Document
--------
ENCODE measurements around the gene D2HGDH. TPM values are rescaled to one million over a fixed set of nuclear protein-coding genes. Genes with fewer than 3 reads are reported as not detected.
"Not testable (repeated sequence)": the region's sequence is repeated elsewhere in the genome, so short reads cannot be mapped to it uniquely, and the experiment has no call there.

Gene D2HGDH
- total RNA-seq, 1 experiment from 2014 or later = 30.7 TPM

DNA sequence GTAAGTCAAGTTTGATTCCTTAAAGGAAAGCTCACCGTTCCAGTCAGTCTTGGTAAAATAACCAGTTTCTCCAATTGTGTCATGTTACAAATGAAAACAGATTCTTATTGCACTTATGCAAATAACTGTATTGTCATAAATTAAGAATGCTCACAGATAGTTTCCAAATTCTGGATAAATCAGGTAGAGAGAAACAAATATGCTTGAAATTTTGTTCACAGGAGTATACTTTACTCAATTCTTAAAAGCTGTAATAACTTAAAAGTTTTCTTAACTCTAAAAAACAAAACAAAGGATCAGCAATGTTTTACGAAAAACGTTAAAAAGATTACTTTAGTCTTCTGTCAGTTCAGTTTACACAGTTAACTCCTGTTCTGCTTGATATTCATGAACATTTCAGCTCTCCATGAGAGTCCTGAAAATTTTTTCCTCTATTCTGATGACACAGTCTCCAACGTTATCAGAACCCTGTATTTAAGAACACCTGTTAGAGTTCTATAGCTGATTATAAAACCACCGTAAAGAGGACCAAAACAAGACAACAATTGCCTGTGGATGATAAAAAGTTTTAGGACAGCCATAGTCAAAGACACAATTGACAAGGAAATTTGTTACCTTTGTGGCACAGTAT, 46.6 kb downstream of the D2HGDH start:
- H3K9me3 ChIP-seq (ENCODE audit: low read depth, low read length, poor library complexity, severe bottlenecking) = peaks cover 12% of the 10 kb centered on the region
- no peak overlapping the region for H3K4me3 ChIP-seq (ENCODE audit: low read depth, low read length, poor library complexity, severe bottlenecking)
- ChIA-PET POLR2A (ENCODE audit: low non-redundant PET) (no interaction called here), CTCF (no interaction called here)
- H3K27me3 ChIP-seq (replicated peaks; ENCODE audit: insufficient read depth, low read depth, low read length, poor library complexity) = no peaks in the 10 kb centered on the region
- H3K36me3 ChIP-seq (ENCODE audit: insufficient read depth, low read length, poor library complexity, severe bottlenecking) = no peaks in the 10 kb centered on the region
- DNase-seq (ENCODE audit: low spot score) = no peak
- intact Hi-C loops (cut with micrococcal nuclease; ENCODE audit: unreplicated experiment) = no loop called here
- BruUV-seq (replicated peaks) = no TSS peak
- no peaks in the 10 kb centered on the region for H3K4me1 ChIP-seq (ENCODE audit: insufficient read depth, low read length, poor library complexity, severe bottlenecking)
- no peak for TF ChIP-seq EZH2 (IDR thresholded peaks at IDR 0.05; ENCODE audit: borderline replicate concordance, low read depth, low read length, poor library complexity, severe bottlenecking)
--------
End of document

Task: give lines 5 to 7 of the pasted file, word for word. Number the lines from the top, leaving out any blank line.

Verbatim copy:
DNA sequence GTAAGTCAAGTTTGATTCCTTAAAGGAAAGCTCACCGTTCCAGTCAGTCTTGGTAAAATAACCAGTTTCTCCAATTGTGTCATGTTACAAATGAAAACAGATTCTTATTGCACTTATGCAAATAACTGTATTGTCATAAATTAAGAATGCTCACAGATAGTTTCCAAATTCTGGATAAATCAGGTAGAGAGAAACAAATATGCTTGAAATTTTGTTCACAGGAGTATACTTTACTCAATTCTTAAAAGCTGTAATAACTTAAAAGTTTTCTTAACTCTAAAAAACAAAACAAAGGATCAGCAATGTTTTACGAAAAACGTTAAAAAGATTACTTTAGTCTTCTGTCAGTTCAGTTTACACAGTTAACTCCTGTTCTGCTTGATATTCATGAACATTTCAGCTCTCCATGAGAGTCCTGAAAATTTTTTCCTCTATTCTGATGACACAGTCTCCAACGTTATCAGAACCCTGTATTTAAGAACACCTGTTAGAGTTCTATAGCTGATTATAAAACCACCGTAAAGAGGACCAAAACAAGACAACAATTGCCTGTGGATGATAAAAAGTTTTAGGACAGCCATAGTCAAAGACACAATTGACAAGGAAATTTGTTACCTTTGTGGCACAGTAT, 46.6 kb downstream of the D2HGDH start:
- H3K9me3 ChIP-seq (ENCODE audit: low read depth, low read length, poor library complexity, severe bottlenecking) = peaks cover 12% of the 10 kb centered on the region
- no peak overlapping the region for H3K4me3 ChIP-seq (ENCODE audit: low read depth, low read length, poor library complexity, severe bottlenecking)